Before I got married, I attended some premarital counselling classes that went on for 12 weeks, having one class per week. One of the classes was on communication, because if you are married you know very well that communication could be a matter of life and death.
In this class, the organizers did well to bring a Professor of linguistics from the University of Nairobi. The key message I can remember from the session is that communication is largely nonverbal.
When I heard the good prof issue that statement, I was astonished. How can you say that most of what I said did not matter as much as other hidden cues that were not verbalized? As a science person, I had a big problem with that statement.
Lessons from Today
Years later, I think I agree.
Covid-19 in Kenya
Communication is turning out to be a nightmare for Covid-19. When Kenya paraded the first people who had recovered from Covid-19, the tables were turned quickly and the prevailing narrative was that the whole thing was fabricated, and that they had never been sick. I do not blame the conspiracist who brought the narrative because they were exploiting communication gaps that showed up when the two recovered people told their stories.
But even with the many media briefings that are going around, miscommunication still exists. This is because people are left to fill many communication gaps that exists, while conspiracy theories keep circulating. It is hard to take control of all the narratives that go out there, unless the government takes this more seriously and dedicates more resources to communication. At the moment, everything that needs to be said out there has already been said, but people are still not wearing masks. This week in Kenya, an army Colonel and a Judge were arrested in a bar drinking, ignoring all the social distancing measures in place. The communication in place has not yet gotten the message home.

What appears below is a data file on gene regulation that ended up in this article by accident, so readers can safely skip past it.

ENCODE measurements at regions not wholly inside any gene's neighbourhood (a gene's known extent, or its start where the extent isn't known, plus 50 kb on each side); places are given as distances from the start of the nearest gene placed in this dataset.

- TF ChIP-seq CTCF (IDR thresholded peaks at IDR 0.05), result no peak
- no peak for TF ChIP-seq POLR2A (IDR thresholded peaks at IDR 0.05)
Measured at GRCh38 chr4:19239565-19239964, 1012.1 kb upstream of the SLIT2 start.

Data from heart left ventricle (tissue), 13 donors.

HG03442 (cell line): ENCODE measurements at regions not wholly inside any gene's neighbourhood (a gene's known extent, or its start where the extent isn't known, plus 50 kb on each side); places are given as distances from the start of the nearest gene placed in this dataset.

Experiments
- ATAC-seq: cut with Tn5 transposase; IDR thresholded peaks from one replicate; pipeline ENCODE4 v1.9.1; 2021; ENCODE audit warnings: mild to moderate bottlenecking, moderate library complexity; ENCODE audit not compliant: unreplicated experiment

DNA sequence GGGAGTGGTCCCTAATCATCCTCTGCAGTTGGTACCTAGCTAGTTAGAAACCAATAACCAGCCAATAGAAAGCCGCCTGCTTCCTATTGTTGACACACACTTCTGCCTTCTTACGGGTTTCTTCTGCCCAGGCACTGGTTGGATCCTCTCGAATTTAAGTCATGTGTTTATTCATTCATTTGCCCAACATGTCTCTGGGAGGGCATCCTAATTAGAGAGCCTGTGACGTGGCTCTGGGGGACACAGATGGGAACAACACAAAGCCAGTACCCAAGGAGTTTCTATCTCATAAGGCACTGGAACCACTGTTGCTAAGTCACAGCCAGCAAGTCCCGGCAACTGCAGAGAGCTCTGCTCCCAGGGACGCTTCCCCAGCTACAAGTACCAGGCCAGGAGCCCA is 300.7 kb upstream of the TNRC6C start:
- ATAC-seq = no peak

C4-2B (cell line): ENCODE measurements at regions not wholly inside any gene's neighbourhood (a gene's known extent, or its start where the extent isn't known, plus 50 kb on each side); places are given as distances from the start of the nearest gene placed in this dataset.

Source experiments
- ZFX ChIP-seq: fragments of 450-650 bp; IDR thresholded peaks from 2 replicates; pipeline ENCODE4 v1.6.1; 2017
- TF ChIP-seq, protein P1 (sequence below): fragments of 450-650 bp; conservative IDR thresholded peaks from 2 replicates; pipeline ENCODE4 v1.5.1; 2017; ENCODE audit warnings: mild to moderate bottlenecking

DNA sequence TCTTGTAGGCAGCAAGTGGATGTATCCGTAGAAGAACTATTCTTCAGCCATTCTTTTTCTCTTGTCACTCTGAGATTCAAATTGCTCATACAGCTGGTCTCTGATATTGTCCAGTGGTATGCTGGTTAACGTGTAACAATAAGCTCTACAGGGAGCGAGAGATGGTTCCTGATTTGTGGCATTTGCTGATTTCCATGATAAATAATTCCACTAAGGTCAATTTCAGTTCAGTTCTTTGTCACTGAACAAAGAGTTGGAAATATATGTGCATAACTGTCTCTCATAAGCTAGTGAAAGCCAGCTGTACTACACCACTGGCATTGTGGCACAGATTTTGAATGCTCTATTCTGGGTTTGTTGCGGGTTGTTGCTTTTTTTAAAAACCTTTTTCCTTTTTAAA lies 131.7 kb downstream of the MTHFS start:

The World Health Organization is also facing a backlash, a lot of which has to do with communication. WHO has issued some conflicting statements about the spread of the virus and care of patients. Understandably, a lot of that is because Covid-19 is a new disease and it is spreading quickly. This means that the best practices keep evolving as more information is acquired. But since the world is hungry for information, whatever information that is given spreads wide, and when it is contrasted later, people feel like they are being taken for a ride.
WHO has not been able to communicate effectively. The organization has not put enough effort in letting people know why directives keep changing. Communication.
Lessons from History
There are two cases of succes and failure that I can mention.
Ignaz Philipp Semmelweis
In the 1840s, Hungurian physician and scientist by the name Ignaz Philipp Semmelweis discovered that hand-washing could drastically reduce the number of women dying after childbirth. This was a radical discovery because the germ theory of disease did not exist then, and therefore no one could understand how washing hands could help (unless of course, if your hands were muddy).
His suggestion received a backlash from the medical community who felt that he was accusing them of being dirty and killing people out of ignorance. His aggressive push for reforms led to a fall out with the medics community, his loss of practicing license, and eventual death when he was sent to an asylum to a mental institution.
A few years later, he was proved right – a little too late. While this guy had a radical reform that could save many lives, he was unable to sell his position to other people in his field.
Andrew Carnegie was an American industrialist who made one hell of a move. Investing in steel, he went ahead to build a Steel bridge for road and railway on river Mississippi which was much needed for connecting the East of America to the Western Frontier.
At that time, it is said that a quarter of all bridges collapsed, and people were wary of trying to cross river Mississippi. Many had died in the process, and therefore when the bridge was built, it would be hard to sell.
Andrew Carnegie knew what to do. He knew that people believed that an elephant would never walk on any unstable surface (out of natural instincts), and that it was the heaviest animal around. During the opening, Carnegie brought an elephant and it majestically marched through the bridge. People believed in the bridge, and it still stands today.
Communication is hard. If you are to deliver the right message and get people to buy it, it will take more than words.